It's a "Two-For-Tuesday"! On Wednesday! Here are two absolutely spellbinding albums by French composer Pierre Bastien, who, since childhood, has been fascinated with the idea of incorporating machines into music. His first experiment was with a spoon attached to a metronome striking a pan. Since then he has come far indeed, constructing Erector Set-like rockin' robots, and on his "Mecanoid" album, brilliantly incorporating (non-hip hop) turntablism. Over the repetitious rhythms of his machines he often blows cool Miles-like jazz horn. The results, on his "Musiques Machinales" album, range from the Steve Reich-like minimalism of "Chez Les Crânes" to "Marchin' Band," reminiscent of "Rain Dogs"-era Tom Waits. Scratchy fiddle and, on at least one song, what sounds like a musical saw also feature in his cabinet of curiosities. Like Frank Pahl and the Scavenger Quartet's "We Who Live On Land", gorgeous melodies such as the one on "Vipers" from "Musiques Machinales" sell these obtuse ideas. Magical.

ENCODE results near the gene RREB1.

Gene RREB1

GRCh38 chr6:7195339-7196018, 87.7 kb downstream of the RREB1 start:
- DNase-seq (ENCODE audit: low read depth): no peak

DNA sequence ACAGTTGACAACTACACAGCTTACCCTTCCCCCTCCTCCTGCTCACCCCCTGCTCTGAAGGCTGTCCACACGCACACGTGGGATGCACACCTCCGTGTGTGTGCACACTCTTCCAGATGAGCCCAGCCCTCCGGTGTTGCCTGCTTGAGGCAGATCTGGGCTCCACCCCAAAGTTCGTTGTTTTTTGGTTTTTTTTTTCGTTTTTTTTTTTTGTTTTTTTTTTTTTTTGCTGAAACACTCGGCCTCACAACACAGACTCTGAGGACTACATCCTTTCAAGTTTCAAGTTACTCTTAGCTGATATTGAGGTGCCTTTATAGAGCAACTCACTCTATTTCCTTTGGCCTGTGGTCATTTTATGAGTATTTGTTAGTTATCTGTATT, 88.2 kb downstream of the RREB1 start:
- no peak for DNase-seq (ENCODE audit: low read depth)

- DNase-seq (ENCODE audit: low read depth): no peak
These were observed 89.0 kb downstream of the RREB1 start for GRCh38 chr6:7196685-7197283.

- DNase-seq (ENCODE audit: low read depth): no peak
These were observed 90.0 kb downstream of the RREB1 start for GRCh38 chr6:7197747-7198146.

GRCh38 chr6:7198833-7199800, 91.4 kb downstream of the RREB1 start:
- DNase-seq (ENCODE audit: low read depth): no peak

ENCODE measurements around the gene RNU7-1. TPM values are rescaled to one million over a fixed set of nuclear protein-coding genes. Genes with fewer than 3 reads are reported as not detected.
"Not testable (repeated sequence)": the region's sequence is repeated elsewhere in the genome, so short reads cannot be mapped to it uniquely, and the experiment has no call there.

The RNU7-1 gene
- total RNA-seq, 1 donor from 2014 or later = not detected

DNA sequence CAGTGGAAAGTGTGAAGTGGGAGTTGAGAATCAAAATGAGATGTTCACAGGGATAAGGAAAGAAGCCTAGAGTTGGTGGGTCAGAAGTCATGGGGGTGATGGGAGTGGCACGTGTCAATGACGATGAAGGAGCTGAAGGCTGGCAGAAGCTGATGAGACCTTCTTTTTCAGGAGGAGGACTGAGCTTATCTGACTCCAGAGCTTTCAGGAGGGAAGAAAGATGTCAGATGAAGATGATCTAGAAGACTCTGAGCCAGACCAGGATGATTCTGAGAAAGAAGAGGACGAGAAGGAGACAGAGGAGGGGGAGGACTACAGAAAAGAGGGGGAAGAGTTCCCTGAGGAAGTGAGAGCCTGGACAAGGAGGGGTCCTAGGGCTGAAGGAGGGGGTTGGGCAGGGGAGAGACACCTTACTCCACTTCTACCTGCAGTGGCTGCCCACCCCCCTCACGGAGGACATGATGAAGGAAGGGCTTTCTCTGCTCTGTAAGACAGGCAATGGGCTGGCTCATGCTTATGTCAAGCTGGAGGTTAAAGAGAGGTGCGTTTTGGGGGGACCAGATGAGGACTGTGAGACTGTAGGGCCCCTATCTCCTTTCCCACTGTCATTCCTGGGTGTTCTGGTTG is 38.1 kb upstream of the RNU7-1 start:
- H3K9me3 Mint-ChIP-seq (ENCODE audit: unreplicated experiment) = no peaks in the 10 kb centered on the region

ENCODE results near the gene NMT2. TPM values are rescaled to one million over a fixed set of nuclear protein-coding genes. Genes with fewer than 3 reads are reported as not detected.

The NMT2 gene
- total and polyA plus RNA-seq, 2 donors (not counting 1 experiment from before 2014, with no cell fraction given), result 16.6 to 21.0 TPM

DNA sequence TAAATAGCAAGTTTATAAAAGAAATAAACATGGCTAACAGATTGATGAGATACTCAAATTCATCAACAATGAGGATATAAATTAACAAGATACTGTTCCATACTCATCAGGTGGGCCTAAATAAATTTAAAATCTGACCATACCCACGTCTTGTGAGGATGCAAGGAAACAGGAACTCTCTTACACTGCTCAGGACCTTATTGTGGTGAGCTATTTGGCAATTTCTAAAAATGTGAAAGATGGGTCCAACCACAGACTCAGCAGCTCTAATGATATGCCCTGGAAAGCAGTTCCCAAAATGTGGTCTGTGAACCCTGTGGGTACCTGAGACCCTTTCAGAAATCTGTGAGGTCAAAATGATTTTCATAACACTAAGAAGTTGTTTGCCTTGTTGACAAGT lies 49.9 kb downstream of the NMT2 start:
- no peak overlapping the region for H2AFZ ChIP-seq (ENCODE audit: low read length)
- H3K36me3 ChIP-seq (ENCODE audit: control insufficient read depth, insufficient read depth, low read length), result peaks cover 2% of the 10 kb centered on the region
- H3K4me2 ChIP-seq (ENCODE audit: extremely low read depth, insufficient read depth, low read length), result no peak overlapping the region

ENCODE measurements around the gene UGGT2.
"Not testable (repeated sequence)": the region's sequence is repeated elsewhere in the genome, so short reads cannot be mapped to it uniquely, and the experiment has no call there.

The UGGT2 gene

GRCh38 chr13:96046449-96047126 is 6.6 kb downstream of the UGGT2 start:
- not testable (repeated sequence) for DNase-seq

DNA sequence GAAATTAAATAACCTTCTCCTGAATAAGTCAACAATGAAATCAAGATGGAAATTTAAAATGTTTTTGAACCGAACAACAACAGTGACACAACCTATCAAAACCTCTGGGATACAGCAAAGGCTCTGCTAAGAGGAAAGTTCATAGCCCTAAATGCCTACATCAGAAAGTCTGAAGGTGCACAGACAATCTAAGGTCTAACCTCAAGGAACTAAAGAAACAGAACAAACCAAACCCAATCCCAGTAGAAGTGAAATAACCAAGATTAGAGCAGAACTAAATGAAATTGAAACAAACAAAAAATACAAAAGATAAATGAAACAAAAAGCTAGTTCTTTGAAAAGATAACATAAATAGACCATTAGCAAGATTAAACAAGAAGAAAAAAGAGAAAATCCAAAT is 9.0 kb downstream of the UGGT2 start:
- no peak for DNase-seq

PIERRE BASTIEN "Musiques Machinales"
PIERRE BASTIEN "Mecanoid"